You know, if you say racist opinions or whatever. There are certain things that are forbidden. They are banned. That’s very good. But you can still express things which are a bit uncomfortable. You cannot say every opinion; there is a limit, and you have to stop at a certain point. But before we come to that stop, there is so much space left, you see?




https://www.nytimes.com/2018/08/01/arts ... perer.html

maestrob
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Re: Bayreuth Christian Thielemann Interview

Post by maestrob » Thu Aug 02, 2018 10:38 am

So, after all these years, why don't they install air-conditioning?

Just asking! :mrgreen:

John F
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Re: Bayreuth Christian Thielemann Interview

Post by John F » Thu Aug 02, 2018 11:58 am

Or comfortable seats? I suppose they don't want to change a thing for fear of altering the special acoustics.

Thielemann only describes some of the difficulties of conducting in the "mystic abyss." Others have said that it's impossible for the conductor to hear the singers' voices when the orchestra is playing at all loudly, they can only see the lips moving.

Georg Solti conducted the Ring one summer at Bayreuth, then quit, though usually the same conductor stays with a production for several summers. One reason given was the brutal heat, but he had also requested that part of the Schalldeckel be removed so the orchestra would sound more brilliant in the auditorium, and of course this wasn't going to happen.
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Rach3
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Re: Bayreuth Christian Thielemann Interview

Post by Rach3 » Sat Aug 04, 2018 2:33 pm


John F
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Re: Bayreuth Christian Thielemann Interview

Post by John F » Sat Aug 04, 2018 5:57 pm

This is really strange. Bayreuth is not presenting the Ring cycle this summer, and for the first time ever, "Die Walküre" is receiving three performances as a separate opera. This is not uncommon in normal opera houses; Lorin Maazel conducted "Die Walküre" at the Met ten years ago (and did it very well). But for Bayreuth to indulge a celebrity in this way is unheard of, or it was until July 31. It can't have been merely to sell more tickets, as the demand always exceeds the supply. If that's no longer the case, it's a much more significant story than Domingo's reception.

Booing from the audience is not uncommon at Bayreuth. Ordinarily singers are spared, but from time to time they let a conductor have it, and it's become almost routine with each new production summer after summer. Of course the orchestra knows the opera well, much better than Domingo who had never conducted it or any other Wagner opera before, while they've played the Ring several times a year since 2013. Domingo's tempos can't have been slower than under Knappertsbusch in the 1950s and 1960s. Maybe the audience thought Domingo shouldn't have been there at all; that's what I think.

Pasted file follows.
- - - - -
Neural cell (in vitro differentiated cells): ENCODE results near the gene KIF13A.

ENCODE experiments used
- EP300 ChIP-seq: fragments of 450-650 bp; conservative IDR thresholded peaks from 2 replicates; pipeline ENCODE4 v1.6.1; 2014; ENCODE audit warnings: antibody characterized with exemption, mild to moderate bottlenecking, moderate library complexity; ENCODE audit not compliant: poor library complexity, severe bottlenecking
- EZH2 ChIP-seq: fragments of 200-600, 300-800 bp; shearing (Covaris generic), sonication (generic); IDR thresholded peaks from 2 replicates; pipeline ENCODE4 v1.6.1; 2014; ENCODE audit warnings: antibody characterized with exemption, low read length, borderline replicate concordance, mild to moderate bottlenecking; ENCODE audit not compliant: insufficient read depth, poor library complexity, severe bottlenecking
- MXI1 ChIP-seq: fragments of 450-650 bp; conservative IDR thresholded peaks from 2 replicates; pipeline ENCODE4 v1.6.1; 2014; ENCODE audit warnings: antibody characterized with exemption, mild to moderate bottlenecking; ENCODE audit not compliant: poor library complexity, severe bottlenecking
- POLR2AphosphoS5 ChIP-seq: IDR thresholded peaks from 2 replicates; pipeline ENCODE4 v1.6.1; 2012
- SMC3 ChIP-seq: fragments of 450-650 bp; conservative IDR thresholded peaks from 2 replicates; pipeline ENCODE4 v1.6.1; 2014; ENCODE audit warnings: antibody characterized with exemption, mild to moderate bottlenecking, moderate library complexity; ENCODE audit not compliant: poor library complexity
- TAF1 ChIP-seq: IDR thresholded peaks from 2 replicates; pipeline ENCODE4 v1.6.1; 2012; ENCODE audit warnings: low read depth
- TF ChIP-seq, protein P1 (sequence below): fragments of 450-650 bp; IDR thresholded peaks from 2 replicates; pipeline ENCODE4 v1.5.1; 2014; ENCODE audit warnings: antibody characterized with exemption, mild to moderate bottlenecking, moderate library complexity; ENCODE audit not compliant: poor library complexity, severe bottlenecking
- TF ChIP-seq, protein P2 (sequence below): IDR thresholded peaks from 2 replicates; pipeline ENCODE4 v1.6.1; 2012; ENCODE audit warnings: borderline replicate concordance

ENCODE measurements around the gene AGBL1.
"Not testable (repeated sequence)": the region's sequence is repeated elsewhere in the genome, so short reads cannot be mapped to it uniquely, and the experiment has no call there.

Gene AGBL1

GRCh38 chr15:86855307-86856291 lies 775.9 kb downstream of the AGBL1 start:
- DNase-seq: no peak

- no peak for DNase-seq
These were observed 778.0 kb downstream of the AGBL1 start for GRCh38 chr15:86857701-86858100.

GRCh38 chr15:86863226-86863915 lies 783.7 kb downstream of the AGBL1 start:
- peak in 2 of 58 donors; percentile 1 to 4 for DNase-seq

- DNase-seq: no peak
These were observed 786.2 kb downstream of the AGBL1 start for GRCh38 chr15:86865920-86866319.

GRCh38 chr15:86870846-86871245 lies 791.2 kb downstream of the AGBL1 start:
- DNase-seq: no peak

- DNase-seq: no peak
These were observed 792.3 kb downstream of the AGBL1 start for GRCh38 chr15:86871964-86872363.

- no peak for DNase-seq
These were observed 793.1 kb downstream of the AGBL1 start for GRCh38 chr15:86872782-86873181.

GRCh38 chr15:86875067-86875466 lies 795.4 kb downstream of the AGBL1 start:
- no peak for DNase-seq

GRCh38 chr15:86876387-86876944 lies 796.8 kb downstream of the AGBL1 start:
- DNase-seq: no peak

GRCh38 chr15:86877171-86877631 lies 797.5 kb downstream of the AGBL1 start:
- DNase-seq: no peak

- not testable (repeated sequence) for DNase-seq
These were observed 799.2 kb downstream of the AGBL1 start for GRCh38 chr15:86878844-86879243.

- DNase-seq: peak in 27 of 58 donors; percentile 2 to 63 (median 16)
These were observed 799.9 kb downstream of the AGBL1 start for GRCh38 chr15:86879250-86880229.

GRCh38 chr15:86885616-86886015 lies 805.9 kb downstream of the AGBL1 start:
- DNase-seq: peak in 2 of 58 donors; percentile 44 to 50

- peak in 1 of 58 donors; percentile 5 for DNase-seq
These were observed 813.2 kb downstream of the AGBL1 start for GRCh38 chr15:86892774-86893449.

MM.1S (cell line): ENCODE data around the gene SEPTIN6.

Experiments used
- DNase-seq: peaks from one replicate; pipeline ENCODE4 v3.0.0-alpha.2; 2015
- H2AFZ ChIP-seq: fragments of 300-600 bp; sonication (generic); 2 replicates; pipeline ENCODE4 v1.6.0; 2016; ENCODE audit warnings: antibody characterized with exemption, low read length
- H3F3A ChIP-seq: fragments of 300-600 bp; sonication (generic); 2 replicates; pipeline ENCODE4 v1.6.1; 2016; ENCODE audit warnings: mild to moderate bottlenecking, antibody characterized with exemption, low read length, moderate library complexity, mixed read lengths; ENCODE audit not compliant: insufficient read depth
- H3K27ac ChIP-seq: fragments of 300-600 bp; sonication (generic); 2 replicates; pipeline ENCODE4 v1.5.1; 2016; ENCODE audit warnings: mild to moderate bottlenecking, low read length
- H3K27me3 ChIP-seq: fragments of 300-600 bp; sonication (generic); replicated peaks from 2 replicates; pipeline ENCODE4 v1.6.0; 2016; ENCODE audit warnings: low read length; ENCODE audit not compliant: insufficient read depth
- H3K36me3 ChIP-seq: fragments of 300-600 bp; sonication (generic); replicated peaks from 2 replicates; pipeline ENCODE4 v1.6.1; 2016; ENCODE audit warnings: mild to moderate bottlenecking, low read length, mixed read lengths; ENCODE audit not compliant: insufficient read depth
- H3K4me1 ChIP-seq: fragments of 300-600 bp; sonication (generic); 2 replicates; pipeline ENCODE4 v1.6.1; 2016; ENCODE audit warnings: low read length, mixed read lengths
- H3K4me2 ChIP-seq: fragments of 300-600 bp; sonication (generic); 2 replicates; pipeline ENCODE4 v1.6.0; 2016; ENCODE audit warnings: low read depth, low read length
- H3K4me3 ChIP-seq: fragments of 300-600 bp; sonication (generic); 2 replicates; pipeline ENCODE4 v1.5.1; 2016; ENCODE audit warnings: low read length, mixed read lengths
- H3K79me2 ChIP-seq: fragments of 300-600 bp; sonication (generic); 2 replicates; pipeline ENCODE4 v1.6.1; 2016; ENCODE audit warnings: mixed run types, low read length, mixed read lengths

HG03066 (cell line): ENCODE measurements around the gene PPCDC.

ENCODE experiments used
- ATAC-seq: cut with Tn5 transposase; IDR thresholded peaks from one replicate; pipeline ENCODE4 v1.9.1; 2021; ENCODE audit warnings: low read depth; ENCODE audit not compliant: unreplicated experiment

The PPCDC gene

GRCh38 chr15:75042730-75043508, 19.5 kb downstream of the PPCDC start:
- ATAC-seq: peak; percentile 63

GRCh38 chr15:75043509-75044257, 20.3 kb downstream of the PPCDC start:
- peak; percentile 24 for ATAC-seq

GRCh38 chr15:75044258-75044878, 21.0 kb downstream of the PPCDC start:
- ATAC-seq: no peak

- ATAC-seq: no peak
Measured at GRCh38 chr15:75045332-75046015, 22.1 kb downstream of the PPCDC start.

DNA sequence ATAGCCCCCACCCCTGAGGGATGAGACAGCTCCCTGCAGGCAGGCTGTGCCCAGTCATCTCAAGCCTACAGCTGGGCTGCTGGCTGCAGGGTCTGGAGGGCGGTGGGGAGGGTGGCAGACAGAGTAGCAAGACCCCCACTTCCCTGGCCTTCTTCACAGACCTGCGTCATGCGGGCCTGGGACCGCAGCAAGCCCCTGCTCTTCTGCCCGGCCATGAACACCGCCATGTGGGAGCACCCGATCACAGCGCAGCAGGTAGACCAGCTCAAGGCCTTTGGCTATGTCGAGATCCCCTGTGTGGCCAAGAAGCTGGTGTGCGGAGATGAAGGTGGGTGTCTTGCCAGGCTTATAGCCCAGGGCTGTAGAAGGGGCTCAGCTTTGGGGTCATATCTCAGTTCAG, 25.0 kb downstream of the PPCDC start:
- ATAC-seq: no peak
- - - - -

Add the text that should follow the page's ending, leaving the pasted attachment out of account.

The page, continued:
P.S. In the German newspaper Merkur I've found more. For one thing, a few weeks earlier Domingo did conduct a concert performance of "Die Walküre" at the Mariinsky Theater, whose orchestra has played the Ring often under Valery Gergiev. The last 15 minutes are on YouTube, and it's pretty awful:


https://www.youtube.com/watch?v=3XJ45D61Rxk

Here's the article, which includes a damning review of the Bayreuth performance. Sorry, it's too much work to translate into English.

https://www.merkur.de/kultur/strauchele ... 85978.html
John Francis

maestrob
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Re: Bayreuth Christian Thielemann Interview

Post by maestrob » Sun Aug 05, 2018 10:28 am

Too bad for Domingo. I've seen him conduct on TV at the MET (Romeo & Juliette, Boheme), and he's clumsy, but he got the job done well enough. Leading Wagner is somewhat at a different level of difficulty, especially at Bayreuth where the orchestra knows how every bar should go, and so does the audience. Thus the booing. OTOH, I would take the Maryinsky Orchestra with a grain of salt: they've only played the music under Gergiev, who, as you know, is not my favorite conductor, so they'd really need managing under Domingo, and he failed them. I would also note that the audience is pretty sparse, lots of empty seats.

John F
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Re: Bayreuth Christian Thielemann Interview

Post by John F » Sun Aug 05, 2018 1:43 pm

Whatever your opinion of Gergiev's conducting, the Mariinsky orchestra also knows every note of "Die Walküre," having rehearsed and performed it often in Russia and abroad, so Domingo could as easily get through it as a passenger as he could at Bayreuth - probably more easily, considering the special handicaps that the Festspielhaus pit imposes on the conductor. In the video clip, when the orchestra doesn't come apart as it does near the beginning, they sound as fine as they always do whoever is conducting, no particular thanks to Domingo for that.
John Francis

maestrob
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Re: Bayreuth Christian Thielemann Interview

Post by maestrob » Mon Aug 06, 2018 12:20 pm

John F wrote:
Sun Aug 05, 2018 1:43 pm
Whatever your opinion of Gergiev's conducting, the Mariinsky orchestra also knows every note of "Die Walküre," having rehearsed and performed it often in Russia and abroad, so Domingo could as easily get through it as a passenger as he could at Bayreuth - probably more easily, considering the special handicaps that the Festspielhaus pit imposes on the conductor. In the video clip, when the orchestra doesn't come apart as it does near the beginning, they sound as fine as they always do whoever is conducting, no particular thanks to Domingo for that.
Actually, they don't sound fine, IMHO. I can feel them struggling to stay together throughout the excerpt you posted. Domingo clearly lacks a sense of the glue that holds the music together. No amount of rehearsal can compensate for that. Even the best orchestra can be sabotaged by a clumsy conductor who has no feel for the music. We've all been to concerts like that, and this is one of them.